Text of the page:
Historically, a company was a legal entity that had a mixture of individuals (natural or not) that united to achieve certain pre-decided goals. Today, there are many types of companies, but for the purpose of this discussion, we’re going to focus on private and public companies.
From a legal perspective, a company is created and treated at law as a legal person so that it’s individual shareholders have limited liability. This means that if the company (as a legal person) gets sued, then it’s shareholders are only liable to the amount they have invested. Like any legal person, when a company closes, it may need a “death certificate” to avoid tending to any further legal obligations. A private company however, is unaffected by the death of it’s original shareholders.
Companies of course keep a log of financial transactions performed — whether that be inflow or outflow. Apart from general sanity, auditing this log of transactions is important from a tax perspective, as governments tax companies based on their profits. Until the dawn of seamless internet payments, this entire process of setting up a company, auditing, taking payments, settling invoices and paying tax was all manual.
At Avalon Labs (Enkidu’s parent company), we like identifying problems we think we can solve and team up with influential entities from across the world to see if we can tackle these issues together. We live, breathe, eat and sleep joint ventures. Every single time we created a new venture, we were paying legal and accounting fees — which can vary depending on the jurisdiction we registered the company in.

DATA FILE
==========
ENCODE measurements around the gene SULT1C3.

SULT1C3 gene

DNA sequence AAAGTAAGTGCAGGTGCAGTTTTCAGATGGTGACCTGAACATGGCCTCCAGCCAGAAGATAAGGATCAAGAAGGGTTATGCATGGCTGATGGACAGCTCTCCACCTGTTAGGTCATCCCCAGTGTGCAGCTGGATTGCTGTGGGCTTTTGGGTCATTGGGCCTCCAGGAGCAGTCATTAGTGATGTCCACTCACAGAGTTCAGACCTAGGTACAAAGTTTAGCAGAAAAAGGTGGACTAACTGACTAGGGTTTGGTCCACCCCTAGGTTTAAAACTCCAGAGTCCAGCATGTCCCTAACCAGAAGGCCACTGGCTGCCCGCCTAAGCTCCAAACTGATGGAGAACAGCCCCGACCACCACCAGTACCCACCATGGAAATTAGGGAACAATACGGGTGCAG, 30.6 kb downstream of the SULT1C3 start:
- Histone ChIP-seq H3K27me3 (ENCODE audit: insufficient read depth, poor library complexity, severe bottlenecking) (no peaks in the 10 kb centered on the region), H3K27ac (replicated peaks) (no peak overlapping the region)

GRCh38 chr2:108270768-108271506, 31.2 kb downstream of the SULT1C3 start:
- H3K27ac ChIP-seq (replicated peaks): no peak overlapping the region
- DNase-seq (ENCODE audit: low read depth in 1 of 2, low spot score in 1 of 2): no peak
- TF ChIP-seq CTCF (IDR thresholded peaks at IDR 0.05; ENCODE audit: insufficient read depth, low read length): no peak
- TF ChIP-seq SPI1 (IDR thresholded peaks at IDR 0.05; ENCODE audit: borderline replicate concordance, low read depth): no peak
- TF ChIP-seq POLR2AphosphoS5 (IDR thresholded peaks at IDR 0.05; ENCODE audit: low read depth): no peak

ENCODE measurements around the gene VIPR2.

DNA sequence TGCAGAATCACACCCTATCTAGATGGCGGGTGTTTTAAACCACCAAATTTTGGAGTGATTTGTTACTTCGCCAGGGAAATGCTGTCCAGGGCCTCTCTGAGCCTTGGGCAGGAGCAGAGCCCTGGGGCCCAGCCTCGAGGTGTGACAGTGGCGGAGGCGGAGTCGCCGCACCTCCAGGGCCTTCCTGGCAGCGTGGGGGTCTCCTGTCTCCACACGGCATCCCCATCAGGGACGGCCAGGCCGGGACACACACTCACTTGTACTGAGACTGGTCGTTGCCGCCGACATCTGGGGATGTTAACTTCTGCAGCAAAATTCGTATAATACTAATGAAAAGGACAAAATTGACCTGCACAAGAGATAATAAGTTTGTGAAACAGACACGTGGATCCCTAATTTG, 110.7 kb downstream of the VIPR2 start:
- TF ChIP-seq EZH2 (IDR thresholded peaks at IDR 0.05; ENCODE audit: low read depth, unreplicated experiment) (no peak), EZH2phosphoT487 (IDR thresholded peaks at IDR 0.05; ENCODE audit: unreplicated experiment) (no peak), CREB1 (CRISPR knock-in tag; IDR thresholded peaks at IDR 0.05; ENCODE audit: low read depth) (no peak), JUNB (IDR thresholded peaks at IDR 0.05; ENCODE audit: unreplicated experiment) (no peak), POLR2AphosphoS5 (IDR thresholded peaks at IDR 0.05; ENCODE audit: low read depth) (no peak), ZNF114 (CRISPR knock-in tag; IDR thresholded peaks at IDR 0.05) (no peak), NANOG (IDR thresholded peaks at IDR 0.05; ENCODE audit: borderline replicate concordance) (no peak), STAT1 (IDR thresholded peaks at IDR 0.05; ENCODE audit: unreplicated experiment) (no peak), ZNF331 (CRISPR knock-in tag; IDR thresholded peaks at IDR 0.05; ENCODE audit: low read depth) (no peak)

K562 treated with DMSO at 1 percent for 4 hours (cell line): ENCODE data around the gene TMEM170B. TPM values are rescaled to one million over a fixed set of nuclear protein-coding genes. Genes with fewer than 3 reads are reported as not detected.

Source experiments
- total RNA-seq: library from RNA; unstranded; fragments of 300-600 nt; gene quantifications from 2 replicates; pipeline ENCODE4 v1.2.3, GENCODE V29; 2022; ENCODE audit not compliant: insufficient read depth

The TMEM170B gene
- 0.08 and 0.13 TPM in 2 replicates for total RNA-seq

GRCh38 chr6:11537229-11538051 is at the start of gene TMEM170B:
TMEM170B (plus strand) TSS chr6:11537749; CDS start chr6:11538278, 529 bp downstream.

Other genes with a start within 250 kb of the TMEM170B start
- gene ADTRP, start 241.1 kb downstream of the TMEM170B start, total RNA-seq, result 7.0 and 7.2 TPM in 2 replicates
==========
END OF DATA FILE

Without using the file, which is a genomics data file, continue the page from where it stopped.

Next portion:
But we noticed one very strange thing in the way we ran companies. Our payment gateway handled almost 100% of the product payments we were taking in. We were still doing SWIFT bank transfers for payments on the services side of the business, but auditing them was relatively painful compared with the ease of the payment gateway dashboard. Every spend we had made happened on the company card and our usage of outgoing bank transfers were minimal at most. We were building ventures with both small and large companies alike — and going paperless while at it!
“I’ve got an idea” Varun said.
“Let’s float a new type of company entity — something simple and light”
“You know you’d need a jurisdiction to back you right? LLCs and Private Limited Companies work on the backs of their governments” quipped Shashank.
“I know, but what if it wasn’t an actual company? What if it was simply an automaton parked on a payment gateway that simply obeys some programmatic rules?
“Something that might not help larger companies, but would be easy to setup and use for a bunch of peeps across the world who want to say, build a 2D side scrolling game and want to make some money off it?”
“What about the tax implications” said Shashank.
“Flow through tax. Somewhat like an LLC, which is a pass through entity. The members themselves are taxed as income tax, because the ‘company’ itself would be an automaton” answered Varun.
“Dude. Smart Contracts. This is a job for Smart Contracts.” replied Shashank, excitedly